In the research arena, a chemist in the School of Molecular Sciences, Ellen Stechel is also deputy director of LightWorks and is using CO2 to make products by chemical means (not biology or photosynthesis).
“Carbon is very versatile,” she said. You can make anything with it that you can make from petroleum today, like plastic bowls. It forms more compounds than any other element in the periodic table (besides hydrogen). Carbon composites can substitute for steel or cement (and it will be much lighter and stronger).
She worked with a team at Sandia National Laboratories on a “Sunshine to Petrol” project. She also managed the Fuels and Energy Transitions Department at Sandia.
“Once we split CO2 or split water — or both of them — then we have a combination of hydrogen and carbon monoxide, which is called syngas,” Stechel said. “We can use that as our building blocks for making pretty much any kind of petroleum alternative you would like. We’re focused on diesel and aviation fuel, but it could be other things.”
But like any other alternative fuel, the cost makes it hard to implement. “I’d personally like to turn it into value before seeing it as burying waste,” she said. “The challenge is getting over the cost humps.”
Just last week, Sasol South Africa said it will use Honeywell technology at the Secunda refinery in South Africa. Secunda Synfuels Operations produces syngas through coal gasification and natural gas reforming at its manufacturing facility. The company converts syngas into synthetic fuel components, pipeline gas and chemical feedstock to support the production of downstream products such as solvents, polymers, comonomers and other chemicals.
In January, a major stepping stone to commercialization was achieved by Refgas which passed G59 testing with flying colors on the last of their three Jenbacher engines at the Swindon Energy site. This process is undertaken in order to verify that the Swindon generating plant can safely work in parallel or synchronized with the mains electricity utility grid (National Grid) and all three engines have now proven that they can run and export power, using syngas manufactured from a feedstock of low grade construction/demolition wood.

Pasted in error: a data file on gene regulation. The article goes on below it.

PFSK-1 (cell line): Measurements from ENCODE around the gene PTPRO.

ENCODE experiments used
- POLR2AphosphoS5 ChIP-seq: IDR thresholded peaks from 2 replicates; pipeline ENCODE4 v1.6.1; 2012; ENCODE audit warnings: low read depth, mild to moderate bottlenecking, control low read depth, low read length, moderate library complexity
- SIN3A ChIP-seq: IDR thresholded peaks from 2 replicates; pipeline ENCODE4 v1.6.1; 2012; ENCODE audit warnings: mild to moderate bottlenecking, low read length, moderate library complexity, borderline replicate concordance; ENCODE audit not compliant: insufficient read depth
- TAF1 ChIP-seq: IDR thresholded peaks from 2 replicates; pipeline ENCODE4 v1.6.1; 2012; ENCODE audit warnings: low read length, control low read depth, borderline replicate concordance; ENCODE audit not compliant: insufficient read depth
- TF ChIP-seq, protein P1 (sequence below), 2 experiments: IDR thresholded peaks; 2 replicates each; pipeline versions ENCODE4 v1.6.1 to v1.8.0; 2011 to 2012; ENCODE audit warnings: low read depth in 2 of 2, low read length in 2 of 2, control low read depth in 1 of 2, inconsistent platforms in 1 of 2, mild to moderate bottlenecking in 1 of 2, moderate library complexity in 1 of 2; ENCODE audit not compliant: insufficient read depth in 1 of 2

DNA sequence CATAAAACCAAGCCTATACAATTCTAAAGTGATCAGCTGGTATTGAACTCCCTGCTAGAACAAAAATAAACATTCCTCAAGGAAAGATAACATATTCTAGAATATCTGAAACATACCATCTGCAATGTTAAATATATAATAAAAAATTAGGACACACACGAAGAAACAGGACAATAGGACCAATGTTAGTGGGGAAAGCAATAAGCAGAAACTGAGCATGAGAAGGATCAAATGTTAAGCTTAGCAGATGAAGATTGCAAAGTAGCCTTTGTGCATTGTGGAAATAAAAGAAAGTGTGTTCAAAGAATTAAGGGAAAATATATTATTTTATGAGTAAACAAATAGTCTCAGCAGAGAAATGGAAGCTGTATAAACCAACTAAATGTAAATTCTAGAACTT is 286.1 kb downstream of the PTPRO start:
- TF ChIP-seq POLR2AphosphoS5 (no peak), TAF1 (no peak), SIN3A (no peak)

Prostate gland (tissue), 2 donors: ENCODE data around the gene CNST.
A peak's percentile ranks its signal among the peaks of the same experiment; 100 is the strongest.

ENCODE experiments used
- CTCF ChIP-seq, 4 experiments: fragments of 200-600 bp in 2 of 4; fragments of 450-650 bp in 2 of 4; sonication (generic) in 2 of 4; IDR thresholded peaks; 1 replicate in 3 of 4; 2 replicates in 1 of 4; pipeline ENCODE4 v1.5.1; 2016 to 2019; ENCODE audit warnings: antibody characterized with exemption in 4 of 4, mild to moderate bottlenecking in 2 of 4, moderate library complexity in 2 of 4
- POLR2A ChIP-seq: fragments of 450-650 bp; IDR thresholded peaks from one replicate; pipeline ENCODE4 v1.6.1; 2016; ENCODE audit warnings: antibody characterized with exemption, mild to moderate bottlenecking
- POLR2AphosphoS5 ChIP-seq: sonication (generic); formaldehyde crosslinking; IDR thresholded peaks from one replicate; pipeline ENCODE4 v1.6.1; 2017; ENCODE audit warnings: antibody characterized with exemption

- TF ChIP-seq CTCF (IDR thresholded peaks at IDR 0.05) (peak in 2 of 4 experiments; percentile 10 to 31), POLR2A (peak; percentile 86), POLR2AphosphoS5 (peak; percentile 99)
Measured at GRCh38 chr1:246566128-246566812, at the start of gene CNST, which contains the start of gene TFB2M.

The wave of the future
According to a recent analysis by researchers from the University of Amsterdam’s Sustainable Chemistry and TNO research group, the industrial synthesis of syngas, as well as renewable hydrogen, methanol and diesel, could become competitive with respect to their fossil counterparts within the next two decades.
Remko Detz, Joost Reek and Bob van der Zwaan analysed multiple technologies required to produce renewable hydrogen, syngas, methanol, and diesel. By applying ‘learning curves’ associated with individual system components, they project decreases in investment costs and reductions in fuel production costs.
In the analysis, the three researchers conclude that all four renewable fuels can out-compete their fossil-based counterparts between 2025 and 2050. Detz told Nanowerk, “Whether they will truly become competitive depends on many factors, such as installed capacity, taxes, subsidies, other policies, and the price of CO2. Our results show, however, that the costs to produce renewable fuels can drop significantly over the coming decades. Efforts to improve the scalability, efficiency, integration, and affordability of the necessary components are all important aspects for successful large-scale deployment.”
What companies and researchers are doing around the world with syngas is simply amazing, and we only covered a few highlights here. Taking what was considered waste, like low grade biomass or CO2, and converting it into syngas and then into jet fuel, electric power, valuable chemicals and other useful products can help us reach a more circular economy. We look forward to more developments in this hot area in the coming months and years.